Nexperia has developed the first SiGe diode rectifiers that avoid the problems of thermal runaway in power designs.
“We are the first company in the world to offer SiGe rectifiers,” said Jan Fischer, product manager at Nexperia. “After a study a few years back we saw the materials were beneficial for discrete rectifiers,” he said. “Usually you want the best efficiency with the highest thermal stability with a safety margin. Schottky suffer from high leakage and unstable at high temperatures and stop at 150 to 200V when you move to silicon PN diodes. SiGe matches the performance of a Schottky diode with low leakage current and we think this is particularly interesting in the 100V to 200V range.”
The PMEG SiGe diode 1 to 3A devices (PMEGxGxELR/P) are housed in the Clip-bonded FlatPower CFP3 and CFP5 packages that use a solid copper clip. These are also used for the company’s Schottky and fast recovery diodes, making drop in replacement possible.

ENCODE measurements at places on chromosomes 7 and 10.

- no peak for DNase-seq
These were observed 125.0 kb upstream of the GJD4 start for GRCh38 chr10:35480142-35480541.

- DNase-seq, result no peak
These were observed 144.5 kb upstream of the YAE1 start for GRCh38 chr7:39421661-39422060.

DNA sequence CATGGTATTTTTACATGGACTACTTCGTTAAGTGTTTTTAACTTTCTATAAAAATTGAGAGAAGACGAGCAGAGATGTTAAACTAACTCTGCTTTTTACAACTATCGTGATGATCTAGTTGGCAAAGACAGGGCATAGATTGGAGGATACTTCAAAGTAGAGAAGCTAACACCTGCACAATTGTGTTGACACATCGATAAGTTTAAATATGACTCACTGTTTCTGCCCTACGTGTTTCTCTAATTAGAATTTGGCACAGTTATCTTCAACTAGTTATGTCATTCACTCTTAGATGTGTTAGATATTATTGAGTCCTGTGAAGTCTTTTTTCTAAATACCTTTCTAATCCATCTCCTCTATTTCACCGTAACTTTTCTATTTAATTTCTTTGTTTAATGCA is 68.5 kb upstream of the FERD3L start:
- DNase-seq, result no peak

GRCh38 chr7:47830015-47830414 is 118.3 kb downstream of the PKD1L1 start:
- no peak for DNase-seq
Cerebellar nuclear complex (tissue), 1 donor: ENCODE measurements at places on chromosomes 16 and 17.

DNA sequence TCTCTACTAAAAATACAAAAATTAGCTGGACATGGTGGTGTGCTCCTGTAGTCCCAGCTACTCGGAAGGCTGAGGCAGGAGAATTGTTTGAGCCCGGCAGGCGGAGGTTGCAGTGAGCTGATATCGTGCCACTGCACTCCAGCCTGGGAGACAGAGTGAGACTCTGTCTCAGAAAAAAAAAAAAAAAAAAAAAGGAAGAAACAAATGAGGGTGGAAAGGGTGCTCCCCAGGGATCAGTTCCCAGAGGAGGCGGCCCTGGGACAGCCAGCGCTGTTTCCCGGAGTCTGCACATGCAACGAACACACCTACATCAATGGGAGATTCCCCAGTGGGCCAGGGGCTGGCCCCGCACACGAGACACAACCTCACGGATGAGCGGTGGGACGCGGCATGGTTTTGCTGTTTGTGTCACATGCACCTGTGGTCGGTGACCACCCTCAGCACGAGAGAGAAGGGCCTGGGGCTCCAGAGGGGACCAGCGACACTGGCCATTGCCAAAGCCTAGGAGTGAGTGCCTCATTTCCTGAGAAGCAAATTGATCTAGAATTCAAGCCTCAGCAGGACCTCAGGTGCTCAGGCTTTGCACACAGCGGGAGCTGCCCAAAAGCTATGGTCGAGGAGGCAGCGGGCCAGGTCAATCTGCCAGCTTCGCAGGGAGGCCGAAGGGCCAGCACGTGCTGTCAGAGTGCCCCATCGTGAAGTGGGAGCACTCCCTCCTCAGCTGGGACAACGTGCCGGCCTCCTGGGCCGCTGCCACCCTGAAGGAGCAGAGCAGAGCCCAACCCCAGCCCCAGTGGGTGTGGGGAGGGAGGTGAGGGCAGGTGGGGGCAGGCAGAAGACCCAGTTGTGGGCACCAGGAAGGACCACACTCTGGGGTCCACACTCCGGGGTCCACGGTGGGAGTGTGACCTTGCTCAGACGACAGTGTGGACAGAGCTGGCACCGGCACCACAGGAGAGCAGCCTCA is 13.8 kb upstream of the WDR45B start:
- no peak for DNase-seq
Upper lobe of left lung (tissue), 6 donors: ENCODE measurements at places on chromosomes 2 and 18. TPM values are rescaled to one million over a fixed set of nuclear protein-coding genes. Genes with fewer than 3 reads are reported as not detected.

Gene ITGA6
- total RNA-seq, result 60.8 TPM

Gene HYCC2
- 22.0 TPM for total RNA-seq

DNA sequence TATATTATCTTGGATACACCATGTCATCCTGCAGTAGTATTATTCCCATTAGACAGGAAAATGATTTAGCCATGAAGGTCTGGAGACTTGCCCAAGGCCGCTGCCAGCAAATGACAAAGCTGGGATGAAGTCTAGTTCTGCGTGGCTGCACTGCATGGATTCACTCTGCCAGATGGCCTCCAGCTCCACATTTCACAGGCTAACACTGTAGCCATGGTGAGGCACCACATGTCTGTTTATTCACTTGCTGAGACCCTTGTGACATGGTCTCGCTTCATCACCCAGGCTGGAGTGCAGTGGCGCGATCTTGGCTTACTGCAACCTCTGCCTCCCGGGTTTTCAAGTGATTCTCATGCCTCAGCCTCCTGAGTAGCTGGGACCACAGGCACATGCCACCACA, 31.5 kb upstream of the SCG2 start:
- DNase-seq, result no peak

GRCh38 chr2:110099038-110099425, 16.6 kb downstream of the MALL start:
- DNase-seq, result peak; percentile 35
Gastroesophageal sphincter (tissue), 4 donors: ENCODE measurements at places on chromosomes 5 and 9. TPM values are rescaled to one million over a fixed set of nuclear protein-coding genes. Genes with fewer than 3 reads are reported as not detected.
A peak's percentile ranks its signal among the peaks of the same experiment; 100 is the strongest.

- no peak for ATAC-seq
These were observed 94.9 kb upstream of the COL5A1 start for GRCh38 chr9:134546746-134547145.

The SiGe diode process is more complex than a Schottky diode but avoids the thermal runaway problem. “You grow SiGe layer on the epi with the metal layer, and the function is set by the Si-SiGe junction rather than the si-metal junction,” he said. “We have tested the chip to 200˚C and you cannot provoke thermal runaway but beyond 175˚C the issues are the clip interfaces and the mold compound so it’s more a package failure.”
This means the designer doesn’t have to worry about the thermal runaway.
“A recovery rectifier at 150 or 160 ˚C in a motor control or applications with a hard limit on leakage current such as a current sensor, these are reasons for using a recovery rectifier,” he said. “The SiGe rectifier has a similar leakage level but 20 percent lower conduction loss so we see SiGe as a drop in replacement for recovery rectifiers in applications such as high temperature LED lighting, ECUs and electrification as well